and the latter was used in this study for LSSS calculation.
Table 51 summarizes the calculated LSSS before and after the updating of flow
disparity factor. When the outlet temperature is fixed at 60'C, the update in flow
disparity factor results in approximately 0.4 MW increase in LSSS power. These
results are reasonable. As flow disparity factor becomes larger, it means flow
distribution moves towards closer to uniform distribution, and therefore there is more
coolant for the minimal flow channel. This fact surely gives more room to the upper
bond of safety limits LSSS power, as can be seen in Table 51.
105
Table 51 Changes in LSSS due to the change in flow disparity factor
106
5.2 Coolant Density Estimation
One of the LSSS criterions is that primary flow is at least 1,800 gallons per minute
(gpm) when the primary coolant pumps on both loops are active. As shown earlier in
Chapter 3, primary flow rate (kg/sec) and hot channel mass flow rate (kg/sec) are
involved in LSSS calculation. Coolant density is required when converting gallon per
minute into kilogram per second.
Table 52 shows how LSSS power would change with respect to the change in coolant
density at channel inlet when outlet temperature is fixed at 60*C, which is also one of
the LSSS criterions. The results show that the change in LSSS power due to the
change in coolant density is of insignificant importance. This effect is negligible
when coolant average temperature ranges from 40*C to 60*C with changes in LSSS is
within 0.03 MW.
107
Table 52 The resulting change in LSSS power when outlet temperature is fixed
at 60cC
108
5.3 Heat Transfer Coefficient (HTC)
Heat transfer coefficient plays an important role in LSSS calculation for its impact on
cladding temperature. Carnavos correlation was used in this study to estimate HTC
due to its conservatism as explained earlier in section 3.4. The HTC calculated for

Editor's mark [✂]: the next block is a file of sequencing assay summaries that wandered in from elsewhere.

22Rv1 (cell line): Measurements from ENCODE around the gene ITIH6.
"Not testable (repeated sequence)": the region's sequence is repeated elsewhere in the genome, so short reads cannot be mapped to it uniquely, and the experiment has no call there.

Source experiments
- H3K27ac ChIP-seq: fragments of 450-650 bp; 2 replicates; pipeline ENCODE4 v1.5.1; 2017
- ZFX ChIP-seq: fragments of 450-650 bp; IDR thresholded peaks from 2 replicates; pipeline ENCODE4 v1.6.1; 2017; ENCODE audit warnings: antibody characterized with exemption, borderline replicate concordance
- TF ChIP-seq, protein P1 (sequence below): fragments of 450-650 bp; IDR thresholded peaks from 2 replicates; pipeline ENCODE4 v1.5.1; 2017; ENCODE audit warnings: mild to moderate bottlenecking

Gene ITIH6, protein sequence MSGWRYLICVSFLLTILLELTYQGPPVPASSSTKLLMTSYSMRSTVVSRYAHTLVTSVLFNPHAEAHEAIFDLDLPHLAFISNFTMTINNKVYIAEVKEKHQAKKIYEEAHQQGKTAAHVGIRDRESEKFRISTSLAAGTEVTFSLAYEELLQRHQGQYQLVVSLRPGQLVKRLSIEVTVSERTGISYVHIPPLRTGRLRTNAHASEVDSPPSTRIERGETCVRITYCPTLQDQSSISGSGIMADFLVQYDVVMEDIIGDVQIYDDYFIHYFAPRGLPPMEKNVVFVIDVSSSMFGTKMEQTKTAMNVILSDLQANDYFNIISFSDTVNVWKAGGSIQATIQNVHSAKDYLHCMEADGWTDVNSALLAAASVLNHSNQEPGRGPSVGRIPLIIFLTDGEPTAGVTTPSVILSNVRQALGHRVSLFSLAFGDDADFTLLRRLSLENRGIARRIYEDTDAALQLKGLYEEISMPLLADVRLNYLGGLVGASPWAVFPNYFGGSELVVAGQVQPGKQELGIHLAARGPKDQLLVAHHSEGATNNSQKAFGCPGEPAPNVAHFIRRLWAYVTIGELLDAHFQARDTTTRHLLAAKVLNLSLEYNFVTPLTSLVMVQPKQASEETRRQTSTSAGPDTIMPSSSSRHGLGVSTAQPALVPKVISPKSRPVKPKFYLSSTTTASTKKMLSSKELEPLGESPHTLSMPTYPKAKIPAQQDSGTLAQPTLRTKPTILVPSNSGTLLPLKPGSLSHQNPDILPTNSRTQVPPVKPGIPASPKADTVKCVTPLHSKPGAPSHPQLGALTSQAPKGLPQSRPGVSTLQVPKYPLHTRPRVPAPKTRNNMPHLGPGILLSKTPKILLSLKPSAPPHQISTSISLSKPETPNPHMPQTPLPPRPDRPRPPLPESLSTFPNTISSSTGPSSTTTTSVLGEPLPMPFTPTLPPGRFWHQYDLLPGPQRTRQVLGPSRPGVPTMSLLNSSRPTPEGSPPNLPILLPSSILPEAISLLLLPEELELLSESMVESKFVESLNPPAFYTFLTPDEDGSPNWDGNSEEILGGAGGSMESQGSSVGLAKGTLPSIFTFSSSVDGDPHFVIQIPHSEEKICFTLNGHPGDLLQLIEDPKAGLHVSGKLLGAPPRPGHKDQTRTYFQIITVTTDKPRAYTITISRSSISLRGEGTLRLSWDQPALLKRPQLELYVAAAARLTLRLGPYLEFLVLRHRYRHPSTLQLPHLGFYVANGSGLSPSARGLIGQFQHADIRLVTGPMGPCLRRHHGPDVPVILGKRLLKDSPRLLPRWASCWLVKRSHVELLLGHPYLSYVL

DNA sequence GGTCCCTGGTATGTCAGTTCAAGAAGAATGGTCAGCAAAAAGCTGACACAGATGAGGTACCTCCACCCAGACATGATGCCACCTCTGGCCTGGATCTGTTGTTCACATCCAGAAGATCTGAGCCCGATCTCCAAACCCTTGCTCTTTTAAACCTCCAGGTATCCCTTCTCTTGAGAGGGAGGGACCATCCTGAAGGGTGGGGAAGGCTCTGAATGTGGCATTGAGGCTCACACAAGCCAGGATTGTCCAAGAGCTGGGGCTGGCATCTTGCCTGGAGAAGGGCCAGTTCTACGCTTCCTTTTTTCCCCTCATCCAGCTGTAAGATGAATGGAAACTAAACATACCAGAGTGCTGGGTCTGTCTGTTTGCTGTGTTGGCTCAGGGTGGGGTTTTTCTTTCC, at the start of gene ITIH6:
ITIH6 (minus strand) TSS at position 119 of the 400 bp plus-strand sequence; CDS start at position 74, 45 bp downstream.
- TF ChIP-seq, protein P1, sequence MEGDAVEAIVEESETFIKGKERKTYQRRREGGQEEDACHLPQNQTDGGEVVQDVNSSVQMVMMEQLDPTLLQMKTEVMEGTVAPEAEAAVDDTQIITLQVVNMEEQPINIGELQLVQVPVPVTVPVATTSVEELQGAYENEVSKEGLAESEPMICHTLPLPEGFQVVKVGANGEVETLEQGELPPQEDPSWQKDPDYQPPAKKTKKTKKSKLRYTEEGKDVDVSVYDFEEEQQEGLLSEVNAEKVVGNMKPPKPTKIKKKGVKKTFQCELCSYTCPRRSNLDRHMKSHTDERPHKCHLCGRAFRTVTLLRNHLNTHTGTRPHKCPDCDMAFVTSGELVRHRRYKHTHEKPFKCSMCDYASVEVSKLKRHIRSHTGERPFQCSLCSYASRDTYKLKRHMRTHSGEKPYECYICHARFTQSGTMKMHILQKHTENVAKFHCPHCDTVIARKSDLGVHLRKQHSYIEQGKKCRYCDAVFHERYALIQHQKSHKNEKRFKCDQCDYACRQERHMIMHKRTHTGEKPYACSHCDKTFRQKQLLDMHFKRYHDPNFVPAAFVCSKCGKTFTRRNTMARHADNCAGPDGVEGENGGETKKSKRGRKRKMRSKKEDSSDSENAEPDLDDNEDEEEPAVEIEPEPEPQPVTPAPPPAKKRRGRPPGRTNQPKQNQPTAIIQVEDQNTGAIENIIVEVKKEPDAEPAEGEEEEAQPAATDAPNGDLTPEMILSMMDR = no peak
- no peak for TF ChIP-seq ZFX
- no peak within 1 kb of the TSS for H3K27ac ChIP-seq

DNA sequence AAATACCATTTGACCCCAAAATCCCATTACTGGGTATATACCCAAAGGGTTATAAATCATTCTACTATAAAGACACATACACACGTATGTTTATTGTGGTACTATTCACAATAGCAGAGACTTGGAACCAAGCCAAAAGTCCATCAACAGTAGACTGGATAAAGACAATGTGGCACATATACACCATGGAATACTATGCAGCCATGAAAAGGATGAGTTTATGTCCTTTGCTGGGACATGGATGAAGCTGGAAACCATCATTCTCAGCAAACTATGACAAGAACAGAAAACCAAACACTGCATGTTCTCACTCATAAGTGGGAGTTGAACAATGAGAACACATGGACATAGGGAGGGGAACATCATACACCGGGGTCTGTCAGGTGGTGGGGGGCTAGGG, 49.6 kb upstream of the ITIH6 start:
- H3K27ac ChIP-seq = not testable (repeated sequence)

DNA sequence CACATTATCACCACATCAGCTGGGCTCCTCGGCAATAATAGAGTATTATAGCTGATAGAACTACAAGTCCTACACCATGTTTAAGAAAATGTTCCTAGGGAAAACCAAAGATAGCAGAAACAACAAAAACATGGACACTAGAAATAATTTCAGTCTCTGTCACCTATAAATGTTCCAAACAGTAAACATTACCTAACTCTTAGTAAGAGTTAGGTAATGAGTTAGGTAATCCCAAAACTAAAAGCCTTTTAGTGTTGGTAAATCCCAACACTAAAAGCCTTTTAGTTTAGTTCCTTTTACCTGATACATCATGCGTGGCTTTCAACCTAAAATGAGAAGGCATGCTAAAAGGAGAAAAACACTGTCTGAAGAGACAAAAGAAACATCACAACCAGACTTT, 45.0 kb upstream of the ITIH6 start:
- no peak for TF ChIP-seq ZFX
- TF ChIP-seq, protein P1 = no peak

node #7 at core 189EOC is 12436 W/m 2 K.
Table 53 shows how the LSSS power of node #7 at core 189EOC would change with
respect to the change in HTC when outlet temperature is fixed at 60*C. Figure 51
depicts the sensitivity of LSSS power on HTC. As expected, higher HTC means
better heat transfer, and therefore LSSS power, which plays similar role as safety limit
does, is expected to be higher. This trend can be observed in Table 53 and Figure 5
1 that overestimation of HTC results in larger LSSS power. The results show that
LSSS power is sensitive to HTC so that the error of LSSS power is roughly within
10 %, or equivalently 0.9MW, given acceptable estimation error in HTC, say
within + 16%.
109
Table 53 The change in LSSS power with respect to the change in HTC when outlet
temperature is fixed at 60'C
HTC Change in HTC Analytical LSSS Power Resulting Change in LSSS Power
2
[W/(m K)] 1%] [MW] [%]
5436 56.3% 4.58 45.2%
6436 48.2% 5.24 37.4%
7436 40.2% 5.85 30.1%
8436 32.2% 6.42 23.2%
9436 24.1% 6.96 16.9%
10436 16.1% 7.46 10.9%
11436 8.0% 7.93 5.3%
12436 0.0% 8.36 0.0%
13436 8.0% 8.78 5.0%
14436 16.1% 9.17 9.6%
15436 24.1% 9.54 14.1%
16436 32.2% 9.89 18.2%
17436 40.2% 10.23 22.2%
18436 48.2% 10.54 26.0%
19436 56.3% 10.84 29.5%
60%
40%
0 20%
20%
0
1U
40Y%
60%
Error in HTC
Figure 51 Sensitivity of LSSS power on HTC
110
5.3.2 Effect of Variation in Viscosity for Heat Transfer Correlation Calculation
* Entrance length for turbulent flow is z/D = 2540. The diameter of the flow channels in MITR is
2e3 m, therefore the entrance length is 0.05m0.08m, which is about onetenth of fuel rod length.
111
Table 54 Summary for correlations typically used to compute HTC in research
reactors
112
Since some HTC correlations take properties from wall temperatures, or from the
average of bulk and wall temperatures, iterations are required to compute HTCs based
on wall temperatures using the equation below,
Where p is viscosity and T is coolant temperature. The average mean absolute error
of Eq. 52 is within 1% in the range shown in Figure 52 comparing to the viscosities
computed using the International Association for the Properties of Water and Steam
(IAPWS) 1995 formulation [7], which has been widely used for general and scientific
purposes. Table 55 summarizes the HTCs and cladding temperatures at node #7 of
189EOC core using Eq. 51 in conjunction with different HTC correlations.
113
0.0008
0.0007
0.0006
M 0.0005
0.0004
 Equation 52
0.0003 ''LAPWS Formulation 1995
0.0002
0.0001
0
0 20 40 60 80 100 120
Figure 52 Comparison between IAPWS 1995 Formulation and simplified viscosity
formula
Table 55 HTCs and outlet clad temperatures computed using different correlations
114
As can be observed in Table 55, after taking into account the effect of viscosity
variation in the radial direction, the HTC computed from modified DB correlation is
6% larger than the original DB correlation. This 6% increase in HTC, based on
Figure 51, could result in roughly 5% in LSSS power, which is of minor importance.